Wednesday, April 30, 2008

Only in Noble-tucky

These pictures were taken yesterday (4/29/08) by the Hamilton County Sheriff's department in Noblesville, IN.
They were taken at the Speedway on SR 32 across from Riverview Hospital .

Washer and Dryer................ $950

Refrigerator............................ $750

Chest Freezer......................... $300

Air conditioner.......................$500

Edit - (Artemis is right, this needed changed)

Leaving your hick ass wife AND taking all of the appliances

Your wife kicks your hick ass out of the trailer and ‘showing her’ by taking ALL of the appliances......................... Priceless

Friday, April 25, 2008

What an Honor

A friend, PO1 Hansel, Darrel, Navy Expeditionary Logistics Support Group, has returned from Kuwait. He has been there for over 9 months.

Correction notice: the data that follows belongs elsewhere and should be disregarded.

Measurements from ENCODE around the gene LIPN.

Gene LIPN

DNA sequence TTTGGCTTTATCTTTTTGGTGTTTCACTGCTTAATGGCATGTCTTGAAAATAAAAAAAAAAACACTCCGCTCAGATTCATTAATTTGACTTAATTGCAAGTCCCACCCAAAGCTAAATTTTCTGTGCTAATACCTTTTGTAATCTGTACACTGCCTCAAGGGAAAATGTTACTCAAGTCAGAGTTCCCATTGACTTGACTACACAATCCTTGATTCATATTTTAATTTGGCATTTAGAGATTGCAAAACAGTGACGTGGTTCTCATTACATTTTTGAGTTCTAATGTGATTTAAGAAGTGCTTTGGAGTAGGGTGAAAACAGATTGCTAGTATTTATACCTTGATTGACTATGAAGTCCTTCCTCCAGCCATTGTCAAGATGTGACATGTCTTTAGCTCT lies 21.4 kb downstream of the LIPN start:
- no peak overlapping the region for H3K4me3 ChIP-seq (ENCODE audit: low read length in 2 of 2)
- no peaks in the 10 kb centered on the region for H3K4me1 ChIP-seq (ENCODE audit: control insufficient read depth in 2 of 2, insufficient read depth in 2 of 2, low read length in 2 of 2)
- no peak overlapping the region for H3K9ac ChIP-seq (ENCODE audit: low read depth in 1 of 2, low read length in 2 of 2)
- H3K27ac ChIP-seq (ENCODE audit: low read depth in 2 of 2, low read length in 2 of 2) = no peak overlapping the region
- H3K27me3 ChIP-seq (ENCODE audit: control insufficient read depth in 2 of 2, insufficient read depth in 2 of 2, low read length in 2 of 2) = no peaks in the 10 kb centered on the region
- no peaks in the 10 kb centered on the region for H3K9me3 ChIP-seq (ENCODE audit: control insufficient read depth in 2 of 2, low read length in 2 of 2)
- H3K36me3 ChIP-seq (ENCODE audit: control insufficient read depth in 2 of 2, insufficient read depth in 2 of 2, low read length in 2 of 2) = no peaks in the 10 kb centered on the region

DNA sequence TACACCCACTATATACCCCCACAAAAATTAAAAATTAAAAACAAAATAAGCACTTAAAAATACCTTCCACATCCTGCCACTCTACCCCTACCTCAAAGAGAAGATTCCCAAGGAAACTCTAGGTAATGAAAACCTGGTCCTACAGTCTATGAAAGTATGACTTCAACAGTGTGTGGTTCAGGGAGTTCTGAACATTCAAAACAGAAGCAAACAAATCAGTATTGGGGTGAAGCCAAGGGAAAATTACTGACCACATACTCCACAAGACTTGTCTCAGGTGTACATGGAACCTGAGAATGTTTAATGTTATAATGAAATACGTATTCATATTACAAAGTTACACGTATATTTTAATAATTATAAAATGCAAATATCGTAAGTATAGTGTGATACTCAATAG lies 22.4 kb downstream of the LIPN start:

Back here, I won this contest and had Sparrow send the care package to him. Over Christmas, his wife organized a couple large boxes of donations of Christmas decorations for them to use. His duty involved processing all (yes ALL) outbound (and inbound, I think) soldiers from Iraq or Afghanistan. During the holidays, all that passed through were treated to a very American Christmas, complete with decorations all over the offices, mess hall and sleeping quarters. He says it made many a soldier smile.

Darrel has been greatly missed by family and friends but especially his wife, my friend and co-worker, Debi. So much so that she drove to Bethesda to pick him up and bring him home.

My thoughts regarding a welcome home surprise for them surrounded her initial plan (so she had said before she left) was to hang out there for a few days, leisurely drive home spend some time in the mountains ‘sight seeing’... (yeah, right). Then be home Saturday. I was making plans to meet them on the road just outside of Indy and escort them home, set a bunch of flags around their home and welcome him home proper.